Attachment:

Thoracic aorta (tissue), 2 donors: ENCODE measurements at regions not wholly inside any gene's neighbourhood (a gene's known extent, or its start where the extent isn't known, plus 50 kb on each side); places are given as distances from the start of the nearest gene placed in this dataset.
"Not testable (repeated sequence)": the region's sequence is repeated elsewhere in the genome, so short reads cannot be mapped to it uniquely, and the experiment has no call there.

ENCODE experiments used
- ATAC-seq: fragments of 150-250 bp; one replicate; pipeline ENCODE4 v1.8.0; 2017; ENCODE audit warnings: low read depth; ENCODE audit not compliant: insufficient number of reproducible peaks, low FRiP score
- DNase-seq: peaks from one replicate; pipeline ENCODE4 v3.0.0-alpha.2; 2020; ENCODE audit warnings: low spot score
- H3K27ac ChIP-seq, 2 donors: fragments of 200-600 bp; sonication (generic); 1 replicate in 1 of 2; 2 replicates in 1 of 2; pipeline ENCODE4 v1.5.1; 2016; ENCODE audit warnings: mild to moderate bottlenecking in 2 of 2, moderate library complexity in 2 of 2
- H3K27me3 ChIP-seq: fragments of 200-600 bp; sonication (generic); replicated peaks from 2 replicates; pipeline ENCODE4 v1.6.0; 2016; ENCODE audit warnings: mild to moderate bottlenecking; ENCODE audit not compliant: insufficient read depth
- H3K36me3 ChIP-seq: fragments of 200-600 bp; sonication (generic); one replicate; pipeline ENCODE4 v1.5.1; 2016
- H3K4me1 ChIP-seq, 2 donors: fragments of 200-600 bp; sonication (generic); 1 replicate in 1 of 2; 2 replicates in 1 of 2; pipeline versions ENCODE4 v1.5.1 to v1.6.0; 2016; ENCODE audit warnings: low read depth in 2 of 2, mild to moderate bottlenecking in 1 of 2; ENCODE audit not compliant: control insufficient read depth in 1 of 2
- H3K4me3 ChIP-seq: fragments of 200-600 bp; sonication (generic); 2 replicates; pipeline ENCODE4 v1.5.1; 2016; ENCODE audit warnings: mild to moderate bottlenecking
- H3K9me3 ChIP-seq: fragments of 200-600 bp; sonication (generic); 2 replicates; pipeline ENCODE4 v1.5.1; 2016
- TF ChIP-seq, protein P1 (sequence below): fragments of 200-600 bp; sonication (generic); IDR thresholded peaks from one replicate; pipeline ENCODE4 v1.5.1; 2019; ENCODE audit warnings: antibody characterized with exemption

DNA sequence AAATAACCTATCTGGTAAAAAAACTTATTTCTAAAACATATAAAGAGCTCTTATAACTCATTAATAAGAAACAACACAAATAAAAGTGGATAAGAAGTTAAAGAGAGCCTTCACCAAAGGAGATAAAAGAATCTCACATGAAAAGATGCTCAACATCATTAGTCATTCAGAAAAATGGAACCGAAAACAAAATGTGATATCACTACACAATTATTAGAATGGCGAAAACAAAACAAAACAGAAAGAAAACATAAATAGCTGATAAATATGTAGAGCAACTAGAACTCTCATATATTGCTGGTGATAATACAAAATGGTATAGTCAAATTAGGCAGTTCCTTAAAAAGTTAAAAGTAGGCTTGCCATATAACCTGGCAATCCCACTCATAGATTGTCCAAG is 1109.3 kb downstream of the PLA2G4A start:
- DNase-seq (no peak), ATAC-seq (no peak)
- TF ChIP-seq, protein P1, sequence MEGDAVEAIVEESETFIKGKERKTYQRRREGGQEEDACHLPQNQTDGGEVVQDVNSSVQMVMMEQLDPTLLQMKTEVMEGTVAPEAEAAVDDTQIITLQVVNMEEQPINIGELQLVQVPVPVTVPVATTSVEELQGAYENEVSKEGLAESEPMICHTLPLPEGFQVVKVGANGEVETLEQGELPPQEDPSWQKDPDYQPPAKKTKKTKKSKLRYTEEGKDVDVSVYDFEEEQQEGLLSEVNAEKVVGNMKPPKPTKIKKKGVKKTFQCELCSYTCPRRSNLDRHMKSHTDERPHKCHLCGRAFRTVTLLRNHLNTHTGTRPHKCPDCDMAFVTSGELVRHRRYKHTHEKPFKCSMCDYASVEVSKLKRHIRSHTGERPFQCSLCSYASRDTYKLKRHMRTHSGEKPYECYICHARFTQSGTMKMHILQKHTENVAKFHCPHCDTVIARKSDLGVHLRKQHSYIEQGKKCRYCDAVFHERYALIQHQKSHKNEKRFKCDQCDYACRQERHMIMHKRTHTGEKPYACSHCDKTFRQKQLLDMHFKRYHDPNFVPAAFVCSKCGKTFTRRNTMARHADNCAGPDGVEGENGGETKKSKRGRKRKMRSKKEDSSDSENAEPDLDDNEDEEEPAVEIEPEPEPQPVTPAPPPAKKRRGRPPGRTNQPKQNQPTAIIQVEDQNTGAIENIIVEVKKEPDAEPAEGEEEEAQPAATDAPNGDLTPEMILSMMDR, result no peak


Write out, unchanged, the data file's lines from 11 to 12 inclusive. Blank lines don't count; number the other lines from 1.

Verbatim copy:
- H3K9me3 ChIP-seq: fragments of 200-600 bp; sonication (generic); 2 replicates; pipeline ENCODE4 v1.5.1; 2016
- TF ChIP-seq, protein P1 (sequence below): fragments of 200-600 bp; sonication (generic); IDR thresholded peaks from one replicate; pipeline ENCODE4 v1.5.1; 2019; ENCODE audit warnings: antibody characterized with exemption